Many laws in the later Ayutthaya period imply that officials accepted bribes from phrai luang to drop their names from the registration rolls by not listing their names at all, by keeping them as their own phrai som, by switching them to other groups that had lighter duty, or by registering them as pseudo ‘that’ would be penalized in different degrees.

    In the meantime, such relationships between the mun nai and phrai began to grow and gradually formed a dominant patron-client relationship that increasingly threatened the king's political power.

    Memory Lane (In my own language)-04-04-jpg


    For those phrai who could not get cooperation from the mun nai, they also had the option of running away to another town, hiding in the wilderness or becoming a monk or selling themselves as ‘that’. Neither ‘that’ nor monks were subject to corvée.

    (To be continued)
    Last edited by nathanielnong; 10-08-2022 at 01:17 PM.

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    (Continued from the last time)


    In the late Ayutthaya period, when trade with foreign merchants became more widespread, phrai were allowed to pay a commutation fee in lieu of corvée service. The fee could be in the form of money or rare items that could be sold as exports.

    Phrai who chose to pay in money and products were called phrai suai.

    Towards the end of the Ayutthaya period, it is quite clear that the corvée labor system, which was required of all phrai luang, was undermined by various devices to avoid corvée and subterfuges to avoid being registered as phrai luang.

    As a result, Ayutthaya's manpower organization system was deficient and poorly organized. Facing the massive Burmese invasion in 1765- 1767, this situation and the existence of political factions very likely contributed to Ayutthaya’s downfall.

    King Taksin the Great, who was responsible for expelling the Burmese and moving the capital to Thonburi, must have learnt this lesson from Ayutthaya's collapse. Faced with the shortage of labor after the wars with Burma, he took steps to rectify the corvée system.

    During this period, manpower was crucial both for military and rebuilding purposes so there was a need for an effective means to keep track of all the phrai.

    In a law passed in 1774, the king mandated that every adult male be tattooed on the wrist with his name, name of the town where he resided, and the name of the mun nai with whom he was registered.

    The same law also imposed a high penalty on those who attempted tattooing frauds either by faking a tattoo or by stealing the official device to do the tattooing themselves. Those who were charged with this crime would be executed along with all their relatives and living ancestors.

    In addition, all phrai, both phrai luang and phrai som, were required to provide corvée service of six months out of the year. This requirement of six-month service caused much discontent among the phrai, the majority of whom were peasants. They found it most difficult to farm effectively under such conditions.

    The organization of Thai society during the early years of the Rattanakosin Kingdom was not fundamentally different from that of the late Ayutthaya period. Emphasis was still placed on manpower control and on an extensive system of political and social patronage. In fact, the early Rattanakosin rulers were trying to rebuild the social structure of the Ayutthaya era.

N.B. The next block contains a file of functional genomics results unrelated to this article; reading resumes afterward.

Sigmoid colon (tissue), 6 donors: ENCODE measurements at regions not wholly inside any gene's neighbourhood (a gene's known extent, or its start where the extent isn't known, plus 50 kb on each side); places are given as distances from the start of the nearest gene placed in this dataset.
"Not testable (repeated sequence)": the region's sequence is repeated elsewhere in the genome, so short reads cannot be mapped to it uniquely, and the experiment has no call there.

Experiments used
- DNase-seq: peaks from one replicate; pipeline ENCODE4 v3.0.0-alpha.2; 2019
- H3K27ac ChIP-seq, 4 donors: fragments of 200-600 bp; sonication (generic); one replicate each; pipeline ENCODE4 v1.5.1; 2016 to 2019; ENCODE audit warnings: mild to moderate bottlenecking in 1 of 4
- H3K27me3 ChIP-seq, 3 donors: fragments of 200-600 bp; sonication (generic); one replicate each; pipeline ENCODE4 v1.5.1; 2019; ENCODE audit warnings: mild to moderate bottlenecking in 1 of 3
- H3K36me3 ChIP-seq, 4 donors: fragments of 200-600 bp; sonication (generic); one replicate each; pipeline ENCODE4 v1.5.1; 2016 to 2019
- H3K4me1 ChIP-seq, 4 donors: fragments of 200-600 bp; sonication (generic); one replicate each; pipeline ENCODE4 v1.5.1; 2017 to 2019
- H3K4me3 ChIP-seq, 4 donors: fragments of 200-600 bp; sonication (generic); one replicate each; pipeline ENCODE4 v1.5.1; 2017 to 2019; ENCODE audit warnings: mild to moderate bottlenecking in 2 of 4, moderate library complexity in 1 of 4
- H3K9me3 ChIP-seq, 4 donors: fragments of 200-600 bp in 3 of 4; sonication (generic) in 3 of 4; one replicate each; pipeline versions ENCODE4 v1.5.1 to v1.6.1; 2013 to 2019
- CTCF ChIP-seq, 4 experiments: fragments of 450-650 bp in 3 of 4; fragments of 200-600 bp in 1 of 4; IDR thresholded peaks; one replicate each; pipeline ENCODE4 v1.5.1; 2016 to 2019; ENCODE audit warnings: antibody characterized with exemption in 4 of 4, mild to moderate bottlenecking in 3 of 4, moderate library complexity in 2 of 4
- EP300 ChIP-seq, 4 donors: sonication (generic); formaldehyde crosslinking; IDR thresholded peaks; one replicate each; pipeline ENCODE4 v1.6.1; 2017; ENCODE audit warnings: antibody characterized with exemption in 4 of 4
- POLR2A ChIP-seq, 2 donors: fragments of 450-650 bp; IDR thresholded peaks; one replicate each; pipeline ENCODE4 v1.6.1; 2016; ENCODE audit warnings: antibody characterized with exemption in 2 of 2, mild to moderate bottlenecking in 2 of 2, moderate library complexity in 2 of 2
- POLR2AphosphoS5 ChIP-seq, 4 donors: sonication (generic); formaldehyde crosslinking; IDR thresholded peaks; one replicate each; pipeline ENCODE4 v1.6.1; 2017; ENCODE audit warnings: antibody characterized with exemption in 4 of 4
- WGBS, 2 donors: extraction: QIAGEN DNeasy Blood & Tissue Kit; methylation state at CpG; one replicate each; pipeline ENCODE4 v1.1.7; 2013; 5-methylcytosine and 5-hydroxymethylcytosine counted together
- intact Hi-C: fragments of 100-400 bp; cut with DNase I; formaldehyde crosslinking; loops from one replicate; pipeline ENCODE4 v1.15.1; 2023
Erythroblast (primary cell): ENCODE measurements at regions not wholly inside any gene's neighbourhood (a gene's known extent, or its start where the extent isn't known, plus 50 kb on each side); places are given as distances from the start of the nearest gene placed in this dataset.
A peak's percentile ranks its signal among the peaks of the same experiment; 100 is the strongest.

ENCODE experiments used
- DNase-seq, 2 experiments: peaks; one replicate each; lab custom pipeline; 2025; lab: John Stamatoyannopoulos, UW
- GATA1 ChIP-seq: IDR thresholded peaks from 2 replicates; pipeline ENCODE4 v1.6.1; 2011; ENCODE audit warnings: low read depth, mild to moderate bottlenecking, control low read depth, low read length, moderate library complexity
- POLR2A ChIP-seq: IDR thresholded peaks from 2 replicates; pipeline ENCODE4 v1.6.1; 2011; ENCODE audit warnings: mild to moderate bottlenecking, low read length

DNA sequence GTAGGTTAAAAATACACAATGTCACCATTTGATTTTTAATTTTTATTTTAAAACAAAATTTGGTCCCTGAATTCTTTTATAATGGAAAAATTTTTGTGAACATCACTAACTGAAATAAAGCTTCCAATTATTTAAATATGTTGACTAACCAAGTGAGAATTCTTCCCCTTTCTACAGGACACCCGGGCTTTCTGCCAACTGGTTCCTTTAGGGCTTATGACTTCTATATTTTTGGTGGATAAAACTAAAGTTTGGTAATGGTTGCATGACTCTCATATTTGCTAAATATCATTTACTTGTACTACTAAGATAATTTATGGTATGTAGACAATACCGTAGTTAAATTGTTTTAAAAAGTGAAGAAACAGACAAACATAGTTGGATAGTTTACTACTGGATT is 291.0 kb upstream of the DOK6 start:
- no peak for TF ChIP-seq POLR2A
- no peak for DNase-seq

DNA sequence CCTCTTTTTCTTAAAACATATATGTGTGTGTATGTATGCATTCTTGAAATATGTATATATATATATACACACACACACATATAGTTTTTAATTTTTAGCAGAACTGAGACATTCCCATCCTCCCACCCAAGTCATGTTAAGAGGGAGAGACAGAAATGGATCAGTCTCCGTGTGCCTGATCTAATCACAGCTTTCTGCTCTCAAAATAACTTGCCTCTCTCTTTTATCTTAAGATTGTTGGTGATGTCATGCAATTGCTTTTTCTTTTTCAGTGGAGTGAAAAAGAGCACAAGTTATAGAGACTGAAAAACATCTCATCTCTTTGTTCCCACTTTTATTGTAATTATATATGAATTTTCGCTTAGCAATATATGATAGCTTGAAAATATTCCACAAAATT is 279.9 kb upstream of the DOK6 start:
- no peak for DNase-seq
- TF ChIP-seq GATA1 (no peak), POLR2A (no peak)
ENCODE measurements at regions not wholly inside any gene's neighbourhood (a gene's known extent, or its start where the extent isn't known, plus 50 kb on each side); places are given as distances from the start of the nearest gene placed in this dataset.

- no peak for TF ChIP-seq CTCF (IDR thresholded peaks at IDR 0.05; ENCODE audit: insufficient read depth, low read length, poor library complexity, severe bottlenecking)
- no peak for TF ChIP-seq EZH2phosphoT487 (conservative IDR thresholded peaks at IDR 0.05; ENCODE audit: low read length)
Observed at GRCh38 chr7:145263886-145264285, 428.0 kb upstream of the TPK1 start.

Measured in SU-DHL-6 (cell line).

The forced corvée labor, which had caused phrai so much suffering during the Ayutthaya period, was still practiced although some changes had been introduced.

    In the first reign of the new Chakri dynasty, King Rama I (1782-1809) reduced the required corvée time from six months to four months, thus allowing the phrai more free time to do their rice farming.

    Similarly, King Rama II eased the corvée burden further to only three months, freeing up nine months for the phrai.

    The reduction in corvée was due to a number of factors that did not mean, however, that control on labor had been relaxed. On the contrary, systems for registering phrai were tightened and wrist tattooing continued until the late nineteenth century.

    From the second quarter of the nineteenth century, the foundations of the Rattanakosin economy and society began to experience a major shift. Indeed, the nineteenth century was a period of important transition in Thai history. The changes and continuities in this period culminated in the great reform of King Rama V, which not only formally launched Thailand on a modernization path but also liberated the phrai and ‘that’ to become citizens and ended the traditional means and modes of surveillance on all commoners.

    The most important change, which had profound economic and social impacts on the organization of labor in this period and on Thai social structure in the century beyond, was the influx of Chinese immigrants beginning in the 1800s. To meet the shortage of labor outside agriculture, the Thai state, particularly the kings, encouraged Chinese immigration.

    Unlike the Thai peasants, the Chinese immigrants were exempt from the corvée and other forms of bondage although they did have to pay a light poll tax.


    Memory Lane (In my own language)-04-01-jpg
    (The computer colored photo of ‘Phrai’ in the reign of King Rama V)



    Last edited by nathanielnong; 11-08-2022 at 12:50 PM.